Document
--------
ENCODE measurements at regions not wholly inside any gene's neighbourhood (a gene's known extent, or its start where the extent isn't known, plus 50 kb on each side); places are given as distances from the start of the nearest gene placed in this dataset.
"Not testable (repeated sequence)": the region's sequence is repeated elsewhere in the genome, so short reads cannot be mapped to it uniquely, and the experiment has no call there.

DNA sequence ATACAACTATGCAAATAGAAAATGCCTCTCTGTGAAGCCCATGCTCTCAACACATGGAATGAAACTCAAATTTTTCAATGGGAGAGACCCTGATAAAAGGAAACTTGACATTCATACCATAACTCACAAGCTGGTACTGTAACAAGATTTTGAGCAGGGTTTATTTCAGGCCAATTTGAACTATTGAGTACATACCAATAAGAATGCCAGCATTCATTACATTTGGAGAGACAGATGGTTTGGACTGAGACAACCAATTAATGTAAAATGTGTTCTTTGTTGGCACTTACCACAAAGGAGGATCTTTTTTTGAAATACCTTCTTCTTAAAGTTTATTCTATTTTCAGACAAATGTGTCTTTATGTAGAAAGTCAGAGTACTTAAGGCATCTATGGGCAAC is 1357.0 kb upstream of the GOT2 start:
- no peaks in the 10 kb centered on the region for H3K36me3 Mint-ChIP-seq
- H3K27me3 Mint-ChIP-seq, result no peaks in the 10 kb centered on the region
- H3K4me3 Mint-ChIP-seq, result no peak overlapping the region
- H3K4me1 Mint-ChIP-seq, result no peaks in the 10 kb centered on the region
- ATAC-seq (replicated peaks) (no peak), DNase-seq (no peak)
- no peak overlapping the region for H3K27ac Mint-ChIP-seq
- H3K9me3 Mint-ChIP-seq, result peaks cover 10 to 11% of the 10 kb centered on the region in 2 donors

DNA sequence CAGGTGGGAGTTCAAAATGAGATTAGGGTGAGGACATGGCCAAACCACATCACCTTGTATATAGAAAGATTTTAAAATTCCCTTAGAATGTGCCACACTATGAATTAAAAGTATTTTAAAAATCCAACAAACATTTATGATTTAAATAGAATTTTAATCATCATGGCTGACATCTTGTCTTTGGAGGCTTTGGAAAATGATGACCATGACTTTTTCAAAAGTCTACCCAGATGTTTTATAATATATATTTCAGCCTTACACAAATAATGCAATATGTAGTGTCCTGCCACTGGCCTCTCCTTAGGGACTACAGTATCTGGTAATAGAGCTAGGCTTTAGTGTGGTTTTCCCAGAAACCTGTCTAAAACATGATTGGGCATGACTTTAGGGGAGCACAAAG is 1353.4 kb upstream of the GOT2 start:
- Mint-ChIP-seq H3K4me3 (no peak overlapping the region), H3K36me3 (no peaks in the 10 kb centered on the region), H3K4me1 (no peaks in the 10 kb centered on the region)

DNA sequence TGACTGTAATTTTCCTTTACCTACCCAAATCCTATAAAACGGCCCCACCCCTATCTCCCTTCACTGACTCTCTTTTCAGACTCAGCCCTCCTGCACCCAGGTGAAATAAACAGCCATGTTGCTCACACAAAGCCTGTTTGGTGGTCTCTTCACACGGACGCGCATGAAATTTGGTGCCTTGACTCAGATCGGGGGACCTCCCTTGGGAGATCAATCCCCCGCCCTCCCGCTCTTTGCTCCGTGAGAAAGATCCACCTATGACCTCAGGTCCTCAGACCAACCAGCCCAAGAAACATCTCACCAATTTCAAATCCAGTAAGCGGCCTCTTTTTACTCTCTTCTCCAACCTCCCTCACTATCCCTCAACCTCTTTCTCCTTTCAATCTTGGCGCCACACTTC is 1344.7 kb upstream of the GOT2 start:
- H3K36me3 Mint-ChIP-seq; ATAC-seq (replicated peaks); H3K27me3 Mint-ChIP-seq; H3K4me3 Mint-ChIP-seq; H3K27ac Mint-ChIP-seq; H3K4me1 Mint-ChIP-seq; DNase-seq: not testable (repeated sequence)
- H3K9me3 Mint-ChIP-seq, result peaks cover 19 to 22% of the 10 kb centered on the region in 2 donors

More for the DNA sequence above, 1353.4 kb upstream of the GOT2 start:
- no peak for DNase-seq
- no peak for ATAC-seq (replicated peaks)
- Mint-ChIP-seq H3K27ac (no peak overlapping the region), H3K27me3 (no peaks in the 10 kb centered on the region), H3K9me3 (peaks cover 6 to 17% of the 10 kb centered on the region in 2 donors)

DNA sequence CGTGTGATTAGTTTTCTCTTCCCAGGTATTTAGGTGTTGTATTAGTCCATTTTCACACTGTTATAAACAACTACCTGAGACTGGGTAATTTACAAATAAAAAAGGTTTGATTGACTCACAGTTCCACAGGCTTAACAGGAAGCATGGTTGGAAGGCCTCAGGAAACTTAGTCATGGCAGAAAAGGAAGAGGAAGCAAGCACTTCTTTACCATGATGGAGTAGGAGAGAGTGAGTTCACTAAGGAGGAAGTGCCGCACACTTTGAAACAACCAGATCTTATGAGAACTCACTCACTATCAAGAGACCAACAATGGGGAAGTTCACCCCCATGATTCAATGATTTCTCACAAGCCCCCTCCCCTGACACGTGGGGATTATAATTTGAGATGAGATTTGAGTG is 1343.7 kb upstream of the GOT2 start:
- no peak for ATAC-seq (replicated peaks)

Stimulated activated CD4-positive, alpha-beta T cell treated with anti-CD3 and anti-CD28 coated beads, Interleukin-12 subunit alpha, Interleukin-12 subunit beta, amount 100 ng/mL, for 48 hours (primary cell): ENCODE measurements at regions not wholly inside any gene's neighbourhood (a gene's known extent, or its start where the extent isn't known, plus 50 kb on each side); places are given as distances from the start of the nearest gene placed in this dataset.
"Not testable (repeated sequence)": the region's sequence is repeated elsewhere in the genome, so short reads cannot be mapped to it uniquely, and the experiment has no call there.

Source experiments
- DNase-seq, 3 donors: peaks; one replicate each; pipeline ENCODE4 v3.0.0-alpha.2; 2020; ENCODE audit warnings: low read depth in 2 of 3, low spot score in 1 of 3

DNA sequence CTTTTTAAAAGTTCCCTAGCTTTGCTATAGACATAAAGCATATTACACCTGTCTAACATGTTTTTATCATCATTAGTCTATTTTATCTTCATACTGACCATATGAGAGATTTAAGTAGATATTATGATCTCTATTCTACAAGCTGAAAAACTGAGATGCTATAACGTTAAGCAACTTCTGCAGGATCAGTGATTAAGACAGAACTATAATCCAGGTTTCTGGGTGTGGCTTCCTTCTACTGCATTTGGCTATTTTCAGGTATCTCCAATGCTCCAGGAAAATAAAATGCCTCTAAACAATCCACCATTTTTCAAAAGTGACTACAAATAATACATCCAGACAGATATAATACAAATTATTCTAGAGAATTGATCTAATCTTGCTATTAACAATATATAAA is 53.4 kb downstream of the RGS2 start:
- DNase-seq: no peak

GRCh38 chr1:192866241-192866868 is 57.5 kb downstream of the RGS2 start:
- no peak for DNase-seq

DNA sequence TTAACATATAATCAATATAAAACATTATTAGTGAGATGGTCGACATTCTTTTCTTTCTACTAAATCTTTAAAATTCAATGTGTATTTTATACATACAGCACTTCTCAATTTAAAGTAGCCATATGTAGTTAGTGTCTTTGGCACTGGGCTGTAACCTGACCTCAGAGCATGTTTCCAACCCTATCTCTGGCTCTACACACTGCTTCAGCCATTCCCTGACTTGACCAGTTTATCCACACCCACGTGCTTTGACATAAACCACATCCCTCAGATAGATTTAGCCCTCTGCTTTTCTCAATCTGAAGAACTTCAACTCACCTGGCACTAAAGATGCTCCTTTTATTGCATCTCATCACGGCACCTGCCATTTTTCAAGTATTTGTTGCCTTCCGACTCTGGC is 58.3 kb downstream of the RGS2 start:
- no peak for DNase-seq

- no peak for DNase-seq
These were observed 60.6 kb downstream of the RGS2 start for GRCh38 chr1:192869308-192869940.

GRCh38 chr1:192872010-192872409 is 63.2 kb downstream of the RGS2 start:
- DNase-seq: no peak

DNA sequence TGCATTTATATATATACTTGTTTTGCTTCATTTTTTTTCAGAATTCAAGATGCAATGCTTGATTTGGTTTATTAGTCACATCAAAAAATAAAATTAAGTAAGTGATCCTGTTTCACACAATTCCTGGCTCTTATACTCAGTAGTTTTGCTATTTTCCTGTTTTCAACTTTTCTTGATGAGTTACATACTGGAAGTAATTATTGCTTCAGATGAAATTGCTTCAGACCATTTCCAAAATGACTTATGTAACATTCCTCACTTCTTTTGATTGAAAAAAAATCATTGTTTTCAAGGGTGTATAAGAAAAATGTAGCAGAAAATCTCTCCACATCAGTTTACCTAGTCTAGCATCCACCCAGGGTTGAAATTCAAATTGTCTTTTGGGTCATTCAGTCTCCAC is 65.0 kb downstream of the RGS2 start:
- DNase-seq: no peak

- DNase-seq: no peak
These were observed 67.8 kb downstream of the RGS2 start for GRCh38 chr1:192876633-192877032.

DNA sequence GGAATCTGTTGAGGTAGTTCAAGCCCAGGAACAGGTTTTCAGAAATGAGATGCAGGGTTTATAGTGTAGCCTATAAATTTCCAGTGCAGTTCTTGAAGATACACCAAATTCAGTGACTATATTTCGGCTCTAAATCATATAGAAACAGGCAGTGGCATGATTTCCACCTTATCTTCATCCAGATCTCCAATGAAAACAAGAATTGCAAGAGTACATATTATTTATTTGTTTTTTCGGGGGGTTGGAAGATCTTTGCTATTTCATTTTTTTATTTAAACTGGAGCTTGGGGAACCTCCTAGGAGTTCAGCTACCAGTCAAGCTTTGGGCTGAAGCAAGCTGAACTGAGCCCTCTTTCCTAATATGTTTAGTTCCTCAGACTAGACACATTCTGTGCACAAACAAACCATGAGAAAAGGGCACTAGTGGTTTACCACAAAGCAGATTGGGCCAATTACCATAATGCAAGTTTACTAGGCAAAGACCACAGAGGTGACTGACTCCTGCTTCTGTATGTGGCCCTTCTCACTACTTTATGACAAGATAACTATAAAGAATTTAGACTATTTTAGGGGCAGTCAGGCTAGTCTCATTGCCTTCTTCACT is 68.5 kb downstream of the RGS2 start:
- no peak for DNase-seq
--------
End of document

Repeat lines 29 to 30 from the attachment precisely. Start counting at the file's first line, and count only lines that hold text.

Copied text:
- no peak for DNase-seq

DNA sequence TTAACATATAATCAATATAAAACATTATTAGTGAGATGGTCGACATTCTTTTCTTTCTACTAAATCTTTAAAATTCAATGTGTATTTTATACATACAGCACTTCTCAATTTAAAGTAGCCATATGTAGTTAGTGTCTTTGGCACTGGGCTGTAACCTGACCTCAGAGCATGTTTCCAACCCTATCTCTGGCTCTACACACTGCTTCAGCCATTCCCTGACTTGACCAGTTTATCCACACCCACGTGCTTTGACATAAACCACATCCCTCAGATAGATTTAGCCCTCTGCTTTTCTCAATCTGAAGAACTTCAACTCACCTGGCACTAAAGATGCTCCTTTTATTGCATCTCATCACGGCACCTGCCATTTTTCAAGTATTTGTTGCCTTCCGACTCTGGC is 58.3 kb downstream of the RGS2 start: